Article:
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Agent: Alfredo Aceves ‘wants to start’

12.06.11 at 1:00 pm ET
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Alfredo Aceves is expected to compete for a rotation spot in spring training. (AP)

DALLAS — On a Red Sox team that featured both Jonathan Papelbon and Daniel Bard, a case can be made that the most value member of the bullpen was Alfredo Aceves. The right-hander, signed to a bargain-rate $650,000 contract in February after the Yankees made the decision not to tender him a contract in the winter, proved a force in multiple roles.

In 55 games (4 starts) and 114 innings, Aceves was 10-2 with a 2.61 ERA. He made relief appearances of three- and four-innings at a time, pitched as a one-inning setup man for Bard and Papelbon and stepped in for occasional spot starts. He was duct tape for whatever hole the Red Sox had, becoming, in his own words, “a multi-pitcher.”

Yet at a few different points, Aceves also made clear his career preference. Ultimately, he wants to start. That has not changed, his agent, Tom O’Connell, said at the winter meetings, and so this offseason, Aceves has been engaged enthusiastically in an offseason workout program to prepare him to compete for a rotation spot in spring training.

“He’s said all along, he wants to start. They’re giving him that opportunity. You know the kind of competitor he is, so I like his chances of being in the rotation,” said O’Connell. “He’s got enough stuff. The key to being a starter is to go deep into the game and make sure you have enough stuff to keep getting them out. With his array of pitches, he can.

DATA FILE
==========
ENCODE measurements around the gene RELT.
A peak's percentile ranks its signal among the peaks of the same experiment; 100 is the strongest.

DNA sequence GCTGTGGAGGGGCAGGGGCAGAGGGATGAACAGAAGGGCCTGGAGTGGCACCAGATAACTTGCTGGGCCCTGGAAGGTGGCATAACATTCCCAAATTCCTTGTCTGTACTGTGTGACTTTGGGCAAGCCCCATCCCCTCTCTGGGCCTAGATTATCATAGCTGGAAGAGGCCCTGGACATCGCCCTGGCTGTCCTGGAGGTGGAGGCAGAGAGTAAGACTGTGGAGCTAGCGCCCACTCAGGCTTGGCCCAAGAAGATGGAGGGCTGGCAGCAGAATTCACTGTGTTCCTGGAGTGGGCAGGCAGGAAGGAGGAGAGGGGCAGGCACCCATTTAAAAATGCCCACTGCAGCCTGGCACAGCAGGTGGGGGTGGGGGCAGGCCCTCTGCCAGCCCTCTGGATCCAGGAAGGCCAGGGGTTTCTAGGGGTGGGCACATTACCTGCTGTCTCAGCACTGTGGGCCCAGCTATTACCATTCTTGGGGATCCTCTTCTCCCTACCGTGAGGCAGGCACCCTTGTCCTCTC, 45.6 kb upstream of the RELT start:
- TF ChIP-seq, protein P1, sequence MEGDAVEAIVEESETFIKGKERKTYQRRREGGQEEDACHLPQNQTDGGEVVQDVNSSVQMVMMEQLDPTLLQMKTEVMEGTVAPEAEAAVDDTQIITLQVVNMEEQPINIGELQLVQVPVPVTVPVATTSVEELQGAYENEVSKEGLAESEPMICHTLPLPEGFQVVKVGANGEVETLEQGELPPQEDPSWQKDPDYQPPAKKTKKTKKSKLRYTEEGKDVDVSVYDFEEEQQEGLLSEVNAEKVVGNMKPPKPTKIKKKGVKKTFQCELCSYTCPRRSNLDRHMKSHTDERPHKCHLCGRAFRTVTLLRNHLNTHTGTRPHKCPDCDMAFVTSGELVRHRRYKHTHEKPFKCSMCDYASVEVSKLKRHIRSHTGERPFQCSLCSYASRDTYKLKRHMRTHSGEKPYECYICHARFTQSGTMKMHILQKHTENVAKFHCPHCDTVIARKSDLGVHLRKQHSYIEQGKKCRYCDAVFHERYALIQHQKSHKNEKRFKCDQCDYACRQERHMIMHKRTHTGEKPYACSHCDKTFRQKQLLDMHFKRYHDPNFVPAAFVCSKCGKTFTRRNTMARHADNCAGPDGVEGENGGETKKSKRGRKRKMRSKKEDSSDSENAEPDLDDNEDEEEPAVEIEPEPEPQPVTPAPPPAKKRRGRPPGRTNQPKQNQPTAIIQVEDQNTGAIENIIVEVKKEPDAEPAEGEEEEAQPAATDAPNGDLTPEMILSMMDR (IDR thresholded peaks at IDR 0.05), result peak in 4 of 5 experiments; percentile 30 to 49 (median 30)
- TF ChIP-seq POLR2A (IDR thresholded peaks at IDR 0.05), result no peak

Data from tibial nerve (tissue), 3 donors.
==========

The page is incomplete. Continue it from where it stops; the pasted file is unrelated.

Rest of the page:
“I think it’s a natural progression,” added O’Connell. “I personally think some guys can do both, but for me, you have to have the pitches. Great relievers are two-pitch guys. Most great starters, they have a variety of three or four pitches they can throw for strikes in any count and any situation. Obviously, Aceves has that. I think he has the stuff to be a very successful pitcher.”

Aceves was non-tendered by the Yankees over concern about his physical condition. He missed most of 2010 with back issues, then broke his collarbone while on a bicycle in Mexico during the offseason.

But any conditioning questions that might have accompanied him to Boston faded while he was there. Aceves was viewed by teammates as one of the most committed conditioning fanatics on the team. He embraced not only that workout program but also an improved nutrition program in order to remain strong through the end of the season.

Over the final nine weeks of the season, Aceves had a 1.37 ERA in 46 innings. He pitched in each of the final four days of the season, allowing just one run in 7 1/3 innings and nearly carrying a faltering Sox bullpen to the playoffs.

Still, his wide array of pitches — fastball, curveball, cutter, changeup — works against both lefties and righties, and gives him a number of looks that would suggest the possibility of starting. At the least, it is something that the Sox appear willing to explore in spring training, and a possibility that Aceves seems to relish.

“He’s a fierce competitor and a guy who wants to win,” O’Connell said of his arbitration-eligible client. “You’re going to get his best effort every time.”

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